Optional input: Hysteresis factor on phMin

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Bernd
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Joined: Mon Jun 23, 2008 9:29 pm

Optional input: Hysteresis factor on phMin

Post by Bernd » Wed Apr 13, 2011 8:05 pm

Dear all,

since Version 5.504 of MICRESS, an optional parameter can be actively changed by the user, which controls the hysteresis for interface cells which enter of leave the interface list.

Background:
The value of the phase minimum (phMin), which is specified at the end of the input file, controls whether a grid cell is included into the interface list, and hence into the interface, or not. If the fraction of one of the involved phasees/grains is below this value, the cell is excluded. In order to prevent a type of fluctuation which consists in a frequent entering into and leaving form the interface of the same grid cell, a hysteresis factor has been introduced. This is important because such fluctuations can seriously deteriorate performance, especially with TC coupling, as each time when a new grid cell is entering into the interface, a new set of thermodynamic descriptions has to be calculated.
While this hysteresis is implemented in MICRESS since long time, the news now is that the user can control this parameter, which has a default value of 2.

Input structure:
The hysteresis factor can simply be added as optional parameter to the same line as the phase minimum:

...
# Other numerical parameters
# ==========================
# Phase minimum?
1.00E-06 10
# Interface thickness (in cells)?
...

Application:
Normally, the MICRESS code runs perfectly with the default value of 2. Under certain circumstances, like when "freezing in" the last liquid in conjuction with certain types of precipitates, this type of fluctuations may occur and strongly affect performance, sometimes accompanied by error messages about problems of convergence of the thermodynamic calculations.

a) How to identify the fluctuations?
The easiest way to localize performance losses within the subroutines for thermodynamic coupling is to consult the .numR output. This output shows in logarithmic scale the number of iterations which were necessary for calculating thermodynamic equilibria in each grid cell since the last output time step. Hotspots of performance losses can easily be spotted this way, but can have different reasons: Either convergence is difficult in certain interface cells, leading to high numbers of iterations, or the above mentioned type of fluctuations lead to a high frequency of recalculation for the same grid cell. Please note that in triple juctions, the iterations for each pair-wise interface are summed up, and each time one interaction is actualized, all other interactions are also updated. Therefore, triple or higher order junctions always somehow appear as hotspots in the .numR output.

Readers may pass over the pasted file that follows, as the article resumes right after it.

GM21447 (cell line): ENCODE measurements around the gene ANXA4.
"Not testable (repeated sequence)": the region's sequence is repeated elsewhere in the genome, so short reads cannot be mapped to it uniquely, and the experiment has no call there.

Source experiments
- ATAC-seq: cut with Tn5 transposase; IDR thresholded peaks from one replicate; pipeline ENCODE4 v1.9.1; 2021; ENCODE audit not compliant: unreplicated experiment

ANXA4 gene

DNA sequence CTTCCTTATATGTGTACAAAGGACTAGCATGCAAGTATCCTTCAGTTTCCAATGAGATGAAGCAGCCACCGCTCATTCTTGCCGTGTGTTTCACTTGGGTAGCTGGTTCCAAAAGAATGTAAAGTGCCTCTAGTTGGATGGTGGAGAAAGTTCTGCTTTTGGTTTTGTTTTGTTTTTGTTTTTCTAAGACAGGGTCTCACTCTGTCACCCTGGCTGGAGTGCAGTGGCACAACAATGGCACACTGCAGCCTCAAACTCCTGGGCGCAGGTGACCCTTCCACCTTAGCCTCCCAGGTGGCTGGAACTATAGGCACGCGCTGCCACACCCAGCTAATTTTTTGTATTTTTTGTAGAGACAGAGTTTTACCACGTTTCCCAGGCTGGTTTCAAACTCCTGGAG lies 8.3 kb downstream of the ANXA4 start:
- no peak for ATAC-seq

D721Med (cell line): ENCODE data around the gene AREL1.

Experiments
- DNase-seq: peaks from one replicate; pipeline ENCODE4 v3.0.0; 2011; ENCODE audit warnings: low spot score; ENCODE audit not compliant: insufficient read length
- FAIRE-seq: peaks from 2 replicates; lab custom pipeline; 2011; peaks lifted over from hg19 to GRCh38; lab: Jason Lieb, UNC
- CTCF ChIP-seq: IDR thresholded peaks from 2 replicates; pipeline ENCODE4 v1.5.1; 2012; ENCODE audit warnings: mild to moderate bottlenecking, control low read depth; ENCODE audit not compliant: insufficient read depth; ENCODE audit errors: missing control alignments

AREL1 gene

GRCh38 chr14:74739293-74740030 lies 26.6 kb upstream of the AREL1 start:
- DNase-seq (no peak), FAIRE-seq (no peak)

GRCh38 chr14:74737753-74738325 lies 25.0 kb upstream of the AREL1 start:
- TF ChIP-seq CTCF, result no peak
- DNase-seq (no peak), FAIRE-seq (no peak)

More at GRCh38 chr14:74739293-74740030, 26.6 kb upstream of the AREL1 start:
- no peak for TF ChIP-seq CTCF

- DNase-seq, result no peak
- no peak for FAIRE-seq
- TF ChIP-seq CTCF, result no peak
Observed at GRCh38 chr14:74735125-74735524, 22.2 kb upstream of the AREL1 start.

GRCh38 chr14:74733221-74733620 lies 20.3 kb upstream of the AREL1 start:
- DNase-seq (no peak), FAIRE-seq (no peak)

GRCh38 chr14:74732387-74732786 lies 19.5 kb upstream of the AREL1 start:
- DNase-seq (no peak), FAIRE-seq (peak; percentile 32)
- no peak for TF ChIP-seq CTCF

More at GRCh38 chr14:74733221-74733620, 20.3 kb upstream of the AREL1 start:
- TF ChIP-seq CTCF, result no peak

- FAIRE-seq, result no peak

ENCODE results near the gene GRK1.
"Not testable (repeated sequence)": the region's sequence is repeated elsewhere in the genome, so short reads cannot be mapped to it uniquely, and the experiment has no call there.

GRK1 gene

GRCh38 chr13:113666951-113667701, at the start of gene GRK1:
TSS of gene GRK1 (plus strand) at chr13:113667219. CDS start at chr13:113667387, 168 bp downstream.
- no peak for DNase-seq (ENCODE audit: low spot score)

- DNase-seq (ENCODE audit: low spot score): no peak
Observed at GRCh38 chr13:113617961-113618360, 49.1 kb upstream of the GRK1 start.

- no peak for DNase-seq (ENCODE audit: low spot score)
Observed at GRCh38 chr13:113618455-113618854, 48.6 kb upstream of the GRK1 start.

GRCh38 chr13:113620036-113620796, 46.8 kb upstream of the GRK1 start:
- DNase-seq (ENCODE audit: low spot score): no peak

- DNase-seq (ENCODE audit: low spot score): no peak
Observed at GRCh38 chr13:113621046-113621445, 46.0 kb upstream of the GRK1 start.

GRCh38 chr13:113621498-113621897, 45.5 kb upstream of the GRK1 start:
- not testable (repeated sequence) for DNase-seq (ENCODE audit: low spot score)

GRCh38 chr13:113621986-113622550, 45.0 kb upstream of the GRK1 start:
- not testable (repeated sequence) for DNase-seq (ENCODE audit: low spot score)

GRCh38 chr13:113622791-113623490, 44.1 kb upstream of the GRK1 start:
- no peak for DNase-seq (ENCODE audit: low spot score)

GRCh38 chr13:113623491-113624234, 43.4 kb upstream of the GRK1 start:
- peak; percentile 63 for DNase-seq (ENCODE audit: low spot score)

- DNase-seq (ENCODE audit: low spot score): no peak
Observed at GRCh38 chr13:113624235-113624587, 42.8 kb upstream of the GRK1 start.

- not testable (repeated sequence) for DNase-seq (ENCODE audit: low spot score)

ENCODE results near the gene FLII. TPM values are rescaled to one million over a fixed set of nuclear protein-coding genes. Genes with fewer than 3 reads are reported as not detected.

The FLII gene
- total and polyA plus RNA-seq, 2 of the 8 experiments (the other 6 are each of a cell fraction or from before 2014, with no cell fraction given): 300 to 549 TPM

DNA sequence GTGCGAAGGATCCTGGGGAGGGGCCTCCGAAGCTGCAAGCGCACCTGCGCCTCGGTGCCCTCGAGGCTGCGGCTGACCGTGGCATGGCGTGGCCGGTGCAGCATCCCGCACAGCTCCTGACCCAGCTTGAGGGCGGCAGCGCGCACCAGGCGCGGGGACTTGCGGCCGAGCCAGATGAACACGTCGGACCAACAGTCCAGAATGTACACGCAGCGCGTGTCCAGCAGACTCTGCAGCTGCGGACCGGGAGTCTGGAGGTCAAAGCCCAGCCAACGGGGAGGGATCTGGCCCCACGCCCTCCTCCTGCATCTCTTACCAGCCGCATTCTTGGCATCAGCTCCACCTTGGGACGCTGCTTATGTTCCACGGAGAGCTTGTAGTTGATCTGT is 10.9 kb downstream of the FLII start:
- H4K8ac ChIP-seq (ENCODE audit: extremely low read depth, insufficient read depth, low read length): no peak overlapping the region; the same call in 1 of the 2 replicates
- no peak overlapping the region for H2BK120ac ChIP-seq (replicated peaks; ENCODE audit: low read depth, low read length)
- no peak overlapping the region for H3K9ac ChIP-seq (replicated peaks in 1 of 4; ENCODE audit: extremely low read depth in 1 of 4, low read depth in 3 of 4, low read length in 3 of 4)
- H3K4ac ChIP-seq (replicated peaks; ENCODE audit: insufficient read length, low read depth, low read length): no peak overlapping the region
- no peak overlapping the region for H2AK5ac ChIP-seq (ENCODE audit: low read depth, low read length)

Whether it is one or the other type of hotspots can be distinguished using the performance output .TabP, and especially the TQ-performance output .TabTQ, which gives a hint if for certain phase interactions and for certain periods of simulation time an increased calculation time is needed.
Whether this increased CPU-time occurs only during the times of relinearisation of the complete interfaces or also in between, can tell us whether it is just a convergence problem during relinearisation or a continuous loss due to fluctuation of the cells (entering and leaving the interface region repeatedly).

b) How to solve the problem:
If fluctuations of this type and the associated performance loss is observed, the use of an increased hysteresis factor (e.g. 10, 100) can be the solution. Please note that, typically, one should simultaneously reduce the value of phMin by the same value to ensure that the redistribution characteristics for newly entering cells are not changing (see also here).

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